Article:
The whole nation of Israel will be regathered to their own land ‘from the four corners of the earth’, Isa. 11. 11-12; Jer. 23. 3; Ezek. 34. 11, 13; 36. 24; 37. 31; Matt. 24. 31; ‘none of them’ will be left behind, Ezek. 39. 28-29. This gathering will be permanent, Amos 9. 14-15, as will be the reunion between the northern and southern kingdoms under one Davidic King, Ezek. 37.16-25; cf. Isa. 11. 10-13. As a result of their suffering during the Great Tribulation and their purging by the Lord at His coming, the nation will be purified and spiritually restored to Him, Ezek. 20. 33-38; Zech. 13. 9; Matt. 24. 39- 42, 49-50; Rom. 11. 26-27. They will be contrite, Zeph. 3. 11-13; chastened, Jer. 30. 14; corrected in measure, Jer. 30. 11 (cf. 46. 27-28) and cleansed from their filthiness and idolatry, Ezek. 36. 25, 29, 33; 37. 23; Zech. 13. 2. When the Lord comes to His temple, the house of Levi will be purged and purified, Mal. 3. 1-5.

The Messiah will have the glory, dominion and kingdom, Dan. 18. 25-27. His kingdom will be universal, Dan. 2. 35, and everlasting, v. 44 – unconditionally His as long as the heavens endure, Ps. 89. 3-4, 28-37; cf. Isa. 9. 6-7; Luke 1. 30-33. The Lord shall be King in that day, Ps. 2. 6; Jer. 23. 5; Zech. 14. 9, and the kingdoms of the earth will all be His, Zech. 9. 10; Rev. 11. 15. His past humiliation and present rejection will then be requited by glory and universal acclaim.

Israel will exist ‘as a nation’ as long as the heavens continue, Jer. 31. 35-37, and at this point the kingdom will be restored to them, Acts 1. 6-7. (Note that, having spoken to the disciples of the kingdom for forty days, Acts 1. 3, the Lord did not correct their expectations for Israel as false or unwarranted. He simply pointed out that the Father had reserved the timing to Himself; it was a matter of ‘when’ not ‘whether’.)

At some time immediately following the second advent:

  1. Saints slain during the Great Tribulation will be raised, Rev 20. 4-6. So, probably, will be the saints of Old Testament times; see Isa. 26. 19; Ezek. 37. 12-13, and Dan. 12. 2-3.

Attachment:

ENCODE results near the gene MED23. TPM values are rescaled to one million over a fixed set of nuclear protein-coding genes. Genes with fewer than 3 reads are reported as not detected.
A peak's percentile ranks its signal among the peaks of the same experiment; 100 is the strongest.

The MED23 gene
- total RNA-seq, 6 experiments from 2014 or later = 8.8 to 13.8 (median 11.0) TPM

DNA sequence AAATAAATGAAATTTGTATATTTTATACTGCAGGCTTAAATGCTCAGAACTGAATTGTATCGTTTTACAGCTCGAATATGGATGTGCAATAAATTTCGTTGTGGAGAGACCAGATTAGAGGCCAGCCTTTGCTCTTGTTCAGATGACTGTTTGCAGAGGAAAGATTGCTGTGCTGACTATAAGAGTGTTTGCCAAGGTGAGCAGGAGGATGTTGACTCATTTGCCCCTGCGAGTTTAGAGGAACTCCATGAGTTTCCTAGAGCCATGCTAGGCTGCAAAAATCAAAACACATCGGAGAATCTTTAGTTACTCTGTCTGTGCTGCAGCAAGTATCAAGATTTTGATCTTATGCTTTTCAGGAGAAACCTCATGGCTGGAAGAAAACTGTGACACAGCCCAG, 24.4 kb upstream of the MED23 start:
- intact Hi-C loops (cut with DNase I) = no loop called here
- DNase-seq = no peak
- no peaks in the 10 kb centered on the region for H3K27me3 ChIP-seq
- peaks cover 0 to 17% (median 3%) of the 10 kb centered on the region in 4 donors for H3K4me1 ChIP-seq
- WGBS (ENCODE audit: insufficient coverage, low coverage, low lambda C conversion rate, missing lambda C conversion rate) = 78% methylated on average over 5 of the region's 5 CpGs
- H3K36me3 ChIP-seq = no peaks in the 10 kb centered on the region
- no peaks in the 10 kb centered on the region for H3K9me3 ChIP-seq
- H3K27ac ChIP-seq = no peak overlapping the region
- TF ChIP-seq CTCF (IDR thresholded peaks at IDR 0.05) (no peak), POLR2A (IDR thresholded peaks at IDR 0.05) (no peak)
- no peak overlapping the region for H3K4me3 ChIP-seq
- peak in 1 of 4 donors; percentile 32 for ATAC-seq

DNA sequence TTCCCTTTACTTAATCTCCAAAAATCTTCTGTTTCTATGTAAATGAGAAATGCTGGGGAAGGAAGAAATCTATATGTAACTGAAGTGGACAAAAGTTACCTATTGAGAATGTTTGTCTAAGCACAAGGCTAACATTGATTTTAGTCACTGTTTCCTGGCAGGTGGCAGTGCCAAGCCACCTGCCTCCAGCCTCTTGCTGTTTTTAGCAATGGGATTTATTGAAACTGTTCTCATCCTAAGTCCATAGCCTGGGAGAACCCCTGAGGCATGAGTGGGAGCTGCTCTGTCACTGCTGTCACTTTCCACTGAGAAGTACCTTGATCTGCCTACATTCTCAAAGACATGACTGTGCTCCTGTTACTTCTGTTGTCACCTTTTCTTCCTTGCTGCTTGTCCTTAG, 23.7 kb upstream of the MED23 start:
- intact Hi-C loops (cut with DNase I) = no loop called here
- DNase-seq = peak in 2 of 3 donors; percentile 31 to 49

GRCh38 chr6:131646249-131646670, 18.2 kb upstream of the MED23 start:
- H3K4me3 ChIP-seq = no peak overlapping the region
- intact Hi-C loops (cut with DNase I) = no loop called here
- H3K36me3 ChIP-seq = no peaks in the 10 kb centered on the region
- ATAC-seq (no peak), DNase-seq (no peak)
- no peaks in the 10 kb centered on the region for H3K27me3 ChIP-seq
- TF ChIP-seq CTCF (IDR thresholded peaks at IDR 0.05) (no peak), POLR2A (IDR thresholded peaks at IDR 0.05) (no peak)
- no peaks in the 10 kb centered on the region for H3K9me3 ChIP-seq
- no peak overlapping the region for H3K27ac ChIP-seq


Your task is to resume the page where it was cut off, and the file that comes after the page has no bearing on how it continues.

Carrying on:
2. There will be a time of sifting and discrimination. The Lord will come with His fan in His hand to separate the wheat and the chaff, Matt. 3. 17. The bad shall then be taken away and the righteous ‘shall shine forth as the sun’ in the kingdom, Matt. 13. 38-43; cf. vv. 47-50.
  3. All nations will be judged, Matt. 25. 31-46. Their destiny will be settled on the ground of whether they will have practically expressed faith in the Messiah by deeds of kindness and sympathy towards His ‘brethren’. The ‘blessed’ will inherit and enter the kingdom, v. 34, being required to make annual pilgrimages to Jerusalem for the feast of tabernacles, Zech. 14. 16-19.
  4. There will be dramatic topographical and physical changes:
    • A vast plain will extend from 10 miles north of Jerusalem to 35 miles south-west, Zech. 14. 10. Jerusalem will then be exalted above all the surrounding terrain, Isa. 2. 2; Mic. 4. 1-2.
    • Living waters will flow without intermission from Jerusalem, Zech. 14. 8. A fountain will flow out of the Lord’s house, Joel 3. 18; cf. Ezek. 47. 1-12. ‘There is a river, the streams whereof make glad the city of God’, Ps. 46. 4; cf. the context of vv. 6-10.
    • The creation itself will be set free from its present bondage to corruption, Rom. 8. 19-22; cf. Isa. 11. 4-9.

It seems likely that these events, along no doubt with many others, will take place during the 2 months (75 days) immediately following the Lord’s second advent; cf. Dan. 12. 12 with Dan. 7. 25; 12. 7; Rev. 11. 2; 12. 6, 13-14.

In this short series, we have suggested one possible outline of events surrounding our Lord’s second advent. Such are the uncertainties in piecing together the details of events yet future, I make no pretence at having got it right. The one thing about which we can be certain is that some day the Son of Man will come – and, who knows, the scene, sequence and sequel may even be something like these articles have suggested.